1. Marketing Automation – your CRM partner should possess the expertise and track record to support:
    • Lead nurturing
    • Digital marketing campaigns.

Make sure you understand what the tool will look like on your end. Is it easy to manage?

  1. Training & Support – a good CRM Partner will have the expertise and resources to support:
    • Training
    • Implementation
    • Adoption of effective practices for systems and processes to optimize CRM utilization.

So when you feel like you don’t understand…can your CRM partner help? Will it cost more or is support included? These are important things to understand in the selection process.

  1. Ongoing Services – you’ll likely have a CRM point person. What happens if your point person changes jobs or goes on maternity leave? Will they offer a way to fill the void if your point person leaves for some reason?
  2. Work Team & Chemistry – this is so important. Spend time with a potential CRM vendor. Try to discern if they will be a vendor…or a true partner. Does it “feel” like a fit?
  3. References & Case Studies – a potential CRM partner is not going to send you a “bad” case study. They’re going to give you their best examples! So, yes, read any provided case studies, but also be prepared to do some research on your own. You’re selecting a vendor who will partner with you for YEARS. When you’re entering into this kind of relationship, you want to do your research and your due diligence.
  4. Pricing Models – this is important to understand so there aren’t any surprises down the road. What all is included? What is considered an add-on? Again, it’s important to really understand the pricing models.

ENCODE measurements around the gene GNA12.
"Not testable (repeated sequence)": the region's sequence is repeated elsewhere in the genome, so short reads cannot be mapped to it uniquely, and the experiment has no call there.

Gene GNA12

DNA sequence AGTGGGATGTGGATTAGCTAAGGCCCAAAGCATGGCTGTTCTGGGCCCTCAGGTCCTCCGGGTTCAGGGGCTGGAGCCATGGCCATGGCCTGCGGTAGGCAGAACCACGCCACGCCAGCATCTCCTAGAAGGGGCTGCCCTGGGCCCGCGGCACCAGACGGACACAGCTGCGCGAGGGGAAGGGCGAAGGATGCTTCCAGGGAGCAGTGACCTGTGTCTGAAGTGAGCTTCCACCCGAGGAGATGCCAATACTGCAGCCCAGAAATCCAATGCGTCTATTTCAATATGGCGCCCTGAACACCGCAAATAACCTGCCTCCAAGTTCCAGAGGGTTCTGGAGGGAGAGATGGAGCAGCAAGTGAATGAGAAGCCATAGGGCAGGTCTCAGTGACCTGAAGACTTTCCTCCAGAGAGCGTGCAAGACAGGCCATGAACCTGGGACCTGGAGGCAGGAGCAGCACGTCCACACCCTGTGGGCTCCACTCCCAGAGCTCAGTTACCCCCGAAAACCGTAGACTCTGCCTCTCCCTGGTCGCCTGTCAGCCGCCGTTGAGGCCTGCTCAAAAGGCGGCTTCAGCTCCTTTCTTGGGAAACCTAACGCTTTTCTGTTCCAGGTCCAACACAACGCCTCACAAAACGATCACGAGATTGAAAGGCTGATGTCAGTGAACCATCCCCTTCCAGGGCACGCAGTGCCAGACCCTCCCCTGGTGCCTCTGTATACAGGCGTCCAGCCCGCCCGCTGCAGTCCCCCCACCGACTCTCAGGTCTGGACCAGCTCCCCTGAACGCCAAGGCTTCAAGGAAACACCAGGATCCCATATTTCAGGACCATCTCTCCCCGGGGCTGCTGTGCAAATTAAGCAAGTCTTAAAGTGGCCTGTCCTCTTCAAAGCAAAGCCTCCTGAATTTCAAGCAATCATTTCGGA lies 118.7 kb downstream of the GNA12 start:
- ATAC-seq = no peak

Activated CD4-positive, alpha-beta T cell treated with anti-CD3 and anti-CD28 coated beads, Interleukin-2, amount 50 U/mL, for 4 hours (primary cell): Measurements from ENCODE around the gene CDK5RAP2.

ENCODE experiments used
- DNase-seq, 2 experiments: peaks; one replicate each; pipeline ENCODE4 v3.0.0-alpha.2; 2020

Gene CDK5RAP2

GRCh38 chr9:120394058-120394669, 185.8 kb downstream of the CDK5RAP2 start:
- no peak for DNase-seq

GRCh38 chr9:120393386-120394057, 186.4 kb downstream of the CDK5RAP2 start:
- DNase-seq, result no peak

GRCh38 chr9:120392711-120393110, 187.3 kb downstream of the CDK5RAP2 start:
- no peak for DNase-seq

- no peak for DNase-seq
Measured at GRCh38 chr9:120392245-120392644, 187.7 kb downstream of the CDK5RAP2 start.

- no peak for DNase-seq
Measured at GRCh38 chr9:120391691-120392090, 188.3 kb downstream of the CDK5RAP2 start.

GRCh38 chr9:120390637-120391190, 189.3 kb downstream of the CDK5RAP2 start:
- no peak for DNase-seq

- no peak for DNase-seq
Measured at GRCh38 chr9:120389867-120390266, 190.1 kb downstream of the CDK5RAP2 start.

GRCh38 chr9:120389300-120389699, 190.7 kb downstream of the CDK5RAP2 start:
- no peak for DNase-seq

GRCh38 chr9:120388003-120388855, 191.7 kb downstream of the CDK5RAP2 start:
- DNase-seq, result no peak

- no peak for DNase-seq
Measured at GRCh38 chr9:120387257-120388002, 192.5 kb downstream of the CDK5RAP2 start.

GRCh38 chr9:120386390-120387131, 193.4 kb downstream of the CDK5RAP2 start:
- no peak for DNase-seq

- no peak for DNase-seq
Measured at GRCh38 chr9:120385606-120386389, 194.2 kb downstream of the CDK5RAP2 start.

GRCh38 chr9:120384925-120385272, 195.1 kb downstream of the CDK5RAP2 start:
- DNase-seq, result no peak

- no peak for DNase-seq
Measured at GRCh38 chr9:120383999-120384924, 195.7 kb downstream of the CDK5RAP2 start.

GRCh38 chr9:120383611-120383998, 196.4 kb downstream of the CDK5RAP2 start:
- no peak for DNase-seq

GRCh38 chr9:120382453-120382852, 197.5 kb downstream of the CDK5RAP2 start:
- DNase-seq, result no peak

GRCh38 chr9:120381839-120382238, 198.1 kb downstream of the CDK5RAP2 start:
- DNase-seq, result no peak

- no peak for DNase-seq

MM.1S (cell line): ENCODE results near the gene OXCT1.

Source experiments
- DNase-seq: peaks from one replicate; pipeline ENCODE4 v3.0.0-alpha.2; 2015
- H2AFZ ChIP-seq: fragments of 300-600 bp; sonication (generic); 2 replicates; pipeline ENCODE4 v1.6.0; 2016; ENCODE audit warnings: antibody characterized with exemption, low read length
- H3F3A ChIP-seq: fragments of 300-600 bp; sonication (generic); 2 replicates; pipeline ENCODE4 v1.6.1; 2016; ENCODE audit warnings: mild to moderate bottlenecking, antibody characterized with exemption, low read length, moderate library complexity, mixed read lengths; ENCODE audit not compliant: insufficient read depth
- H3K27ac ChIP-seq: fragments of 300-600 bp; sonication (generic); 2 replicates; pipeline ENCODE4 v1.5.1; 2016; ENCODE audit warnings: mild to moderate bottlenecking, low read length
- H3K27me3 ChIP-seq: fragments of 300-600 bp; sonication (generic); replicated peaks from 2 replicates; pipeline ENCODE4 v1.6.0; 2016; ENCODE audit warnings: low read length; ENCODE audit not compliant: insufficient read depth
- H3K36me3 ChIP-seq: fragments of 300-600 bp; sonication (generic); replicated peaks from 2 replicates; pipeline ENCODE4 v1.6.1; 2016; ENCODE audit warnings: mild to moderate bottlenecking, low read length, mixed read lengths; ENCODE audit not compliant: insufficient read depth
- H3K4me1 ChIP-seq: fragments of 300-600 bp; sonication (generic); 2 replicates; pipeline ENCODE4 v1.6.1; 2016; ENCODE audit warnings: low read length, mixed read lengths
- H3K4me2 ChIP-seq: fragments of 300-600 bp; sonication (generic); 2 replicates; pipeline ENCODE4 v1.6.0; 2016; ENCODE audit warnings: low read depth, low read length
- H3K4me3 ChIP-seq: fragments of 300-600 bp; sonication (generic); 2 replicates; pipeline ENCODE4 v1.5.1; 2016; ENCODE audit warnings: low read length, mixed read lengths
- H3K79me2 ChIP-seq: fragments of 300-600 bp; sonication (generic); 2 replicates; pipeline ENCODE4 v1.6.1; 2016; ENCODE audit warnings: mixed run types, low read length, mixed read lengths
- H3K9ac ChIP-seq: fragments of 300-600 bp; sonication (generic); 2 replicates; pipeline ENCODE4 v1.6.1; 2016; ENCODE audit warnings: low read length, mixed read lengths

UNDERSTANDING THE WIDE ARRAY OF VENDORS
Not all CRM vendors are created the same. There are healthcare-specific vendors or cross-industry solutions. There are proprietary solutions or universal broad platform solutions. There are vendors who serve very large clients and some who serve small. Some CRM vendors offer an array of peripheral products or services while others do not.

Be sure to understand as much as possible about the vendors out there – again, do your homework! How big is the vendor? What have they done? Who have they worked with? What other third-party providers or consultants are out there who can perhaps help you through this entire process?

IT’S COMPLICATED
Corrigan Consulting’s business partners, Klein & Partners and Greystone.net, recently released a study (download the whitepaper here) where they noted healthcare marketers are losing confidence in their CRM efforts. While healthcare marketers feel their social media, web and digital strategies are improving, or at least holding steady, they reported their CRM confidence was sliding – from a 2.75/4 rating in 2016 to a 2.5/4 rating in 2017.

Selecting and implementing a CRM system is a complicated undertaking. Unfortunately it’s not simply buying software and flipping a switch. It’s a big project. You’re looking for a true partner. It’s a significant investment of time, resources and dollars. Don’t rush the process. Do your homework. Take the time to do it right from the outset, and your hard work will pay off in the long run.